In Review: THE GOOD SPORTS – MANDARIN TIME EP (SELF RELEASE, 2014)

TGSCOVER

This is an EP that showcases a band that are flying high. Whether on natural substances or synthetic is irrelevant, the songs on Mandarin Time manage to transfer a body high to listeners, enabling them to get a glimpse of the view that The Good Sports are experiencing.

I’ve been looking forward to this release for a while and it’s finally here. The Good Sports are a Brisbane favourite thanks in part to their frenetic live show and the over the top braggadocio of their members. Their music is loud and their music is fun, a refreshing change from the seriousness of many heavy psych bands around now. This band smiles, and you smile with them.

Their debut EP, Mandarin Time is a great foray into the minds of The Good Sports themselves. The music seems to swirl around in a haze of blissful confusion – like the band are aware that something strange is happening but keen to see where it all leads rather than fight it. I guess it’s thematically consistent with psychedelic tropes that there is a haze saturating this record, so what do The Good Sports do that separates them from the rest of Australia’s psych enthusiasts? First off, I think The Good Sports are interested in pushing the accessibility of psych – they have fun on stage and on record and aren’t getting caught up in the notion that psychedelic sound is all about dense sound scapes and repetitive monotony.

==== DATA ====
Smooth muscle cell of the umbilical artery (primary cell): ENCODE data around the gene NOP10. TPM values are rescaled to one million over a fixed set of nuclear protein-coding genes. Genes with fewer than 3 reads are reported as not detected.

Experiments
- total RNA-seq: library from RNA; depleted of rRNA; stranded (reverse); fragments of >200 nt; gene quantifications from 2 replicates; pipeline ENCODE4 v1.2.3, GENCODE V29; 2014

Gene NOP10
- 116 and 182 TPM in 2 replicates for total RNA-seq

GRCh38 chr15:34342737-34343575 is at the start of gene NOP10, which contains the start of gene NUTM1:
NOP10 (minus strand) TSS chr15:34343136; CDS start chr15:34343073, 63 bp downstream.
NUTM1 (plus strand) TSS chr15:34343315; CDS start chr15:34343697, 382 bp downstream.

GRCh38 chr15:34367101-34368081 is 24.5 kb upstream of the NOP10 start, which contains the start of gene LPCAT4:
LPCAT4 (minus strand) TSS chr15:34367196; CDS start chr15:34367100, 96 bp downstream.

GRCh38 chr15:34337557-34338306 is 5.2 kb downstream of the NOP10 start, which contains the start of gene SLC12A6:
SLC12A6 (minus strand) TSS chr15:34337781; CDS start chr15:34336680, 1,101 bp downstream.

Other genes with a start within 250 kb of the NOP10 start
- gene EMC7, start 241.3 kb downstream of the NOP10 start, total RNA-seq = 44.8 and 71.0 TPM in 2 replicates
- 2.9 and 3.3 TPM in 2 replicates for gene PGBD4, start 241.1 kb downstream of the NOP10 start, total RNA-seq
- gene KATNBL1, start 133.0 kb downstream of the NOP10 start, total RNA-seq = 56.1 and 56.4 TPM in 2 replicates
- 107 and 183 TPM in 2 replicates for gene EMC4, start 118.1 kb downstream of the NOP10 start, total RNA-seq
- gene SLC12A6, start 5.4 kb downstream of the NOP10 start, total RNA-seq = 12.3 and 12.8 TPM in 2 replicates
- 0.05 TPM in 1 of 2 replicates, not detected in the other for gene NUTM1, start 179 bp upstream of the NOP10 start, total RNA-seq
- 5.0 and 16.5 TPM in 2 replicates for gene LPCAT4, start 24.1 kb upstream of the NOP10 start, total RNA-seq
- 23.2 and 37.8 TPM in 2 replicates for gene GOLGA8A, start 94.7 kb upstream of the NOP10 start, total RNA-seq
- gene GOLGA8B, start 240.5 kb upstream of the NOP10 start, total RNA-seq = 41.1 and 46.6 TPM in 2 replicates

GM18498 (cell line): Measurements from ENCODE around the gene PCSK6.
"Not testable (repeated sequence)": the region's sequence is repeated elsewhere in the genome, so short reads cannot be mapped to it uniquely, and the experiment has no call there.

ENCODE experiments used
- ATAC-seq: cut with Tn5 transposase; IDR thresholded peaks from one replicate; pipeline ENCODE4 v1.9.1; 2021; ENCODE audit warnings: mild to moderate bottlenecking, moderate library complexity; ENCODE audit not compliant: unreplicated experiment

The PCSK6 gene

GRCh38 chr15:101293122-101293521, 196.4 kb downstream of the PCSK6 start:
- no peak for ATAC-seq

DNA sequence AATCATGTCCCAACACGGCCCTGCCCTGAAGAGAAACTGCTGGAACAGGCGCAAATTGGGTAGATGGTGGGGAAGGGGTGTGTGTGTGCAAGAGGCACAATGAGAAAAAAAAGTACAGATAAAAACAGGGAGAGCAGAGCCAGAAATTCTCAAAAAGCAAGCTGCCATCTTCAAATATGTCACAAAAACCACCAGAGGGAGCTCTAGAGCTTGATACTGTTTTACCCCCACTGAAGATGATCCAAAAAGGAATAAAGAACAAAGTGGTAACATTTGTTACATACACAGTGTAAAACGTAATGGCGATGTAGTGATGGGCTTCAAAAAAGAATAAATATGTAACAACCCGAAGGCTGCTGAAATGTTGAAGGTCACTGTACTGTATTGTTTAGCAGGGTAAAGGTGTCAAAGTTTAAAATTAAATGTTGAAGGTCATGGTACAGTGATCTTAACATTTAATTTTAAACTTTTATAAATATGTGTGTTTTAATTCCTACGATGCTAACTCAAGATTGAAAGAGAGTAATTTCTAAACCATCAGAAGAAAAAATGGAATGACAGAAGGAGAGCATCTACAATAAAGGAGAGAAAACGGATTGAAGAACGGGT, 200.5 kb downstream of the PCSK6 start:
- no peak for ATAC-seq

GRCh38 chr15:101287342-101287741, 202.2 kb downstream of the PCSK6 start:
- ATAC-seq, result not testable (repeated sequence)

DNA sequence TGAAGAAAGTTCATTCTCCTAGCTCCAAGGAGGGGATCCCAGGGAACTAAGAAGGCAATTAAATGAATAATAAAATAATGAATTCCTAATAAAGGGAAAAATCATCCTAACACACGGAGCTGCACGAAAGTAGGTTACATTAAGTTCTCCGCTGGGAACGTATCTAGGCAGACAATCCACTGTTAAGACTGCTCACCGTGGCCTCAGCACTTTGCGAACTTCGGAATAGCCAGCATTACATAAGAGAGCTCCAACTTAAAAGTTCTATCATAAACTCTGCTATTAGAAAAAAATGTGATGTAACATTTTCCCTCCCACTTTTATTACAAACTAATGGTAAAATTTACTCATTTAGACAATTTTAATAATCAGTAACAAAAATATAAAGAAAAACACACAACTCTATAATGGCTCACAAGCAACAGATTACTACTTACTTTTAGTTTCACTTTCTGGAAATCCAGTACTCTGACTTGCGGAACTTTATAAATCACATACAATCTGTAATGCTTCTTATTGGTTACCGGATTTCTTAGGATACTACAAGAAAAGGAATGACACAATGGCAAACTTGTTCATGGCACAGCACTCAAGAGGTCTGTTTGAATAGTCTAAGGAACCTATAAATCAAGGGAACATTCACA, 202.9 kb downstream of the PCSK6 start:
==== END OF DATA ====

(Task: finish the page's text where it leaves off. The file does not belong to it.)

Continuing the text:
The Good Sports are also quite insightful and are well aware that their music documents an excessive lifestyle. There is a lot of self-referential emotionality for a band this scrappy, which is good to see. Vocalist, Nash Johnston is a charismatic front man, pulling off garage-punk swagger and guitar jazz hero simultaneously, yet it’s his lyrics that provide poignancy to music not often familiar with that term. Elements of uncertainty and paranoia are littered throughout Mandarin Time yet are ably passed off in such away that communicates that the band are still enjoying the high life, confusion and all. This is an interesting dichotomy that I’d love to see explored further in future releases.

This is an EP that showcases a band that are flying high. Whether on natural substances or synthetic is irrelevant, the songs on Mandarin Time manage to transfer a body high to listeners, enabling them to get a glimpse of the view that The Good Sports are experiencing. From that high up the world looks small, hopefully that encourages the band to keep thinking big and creating bigger.

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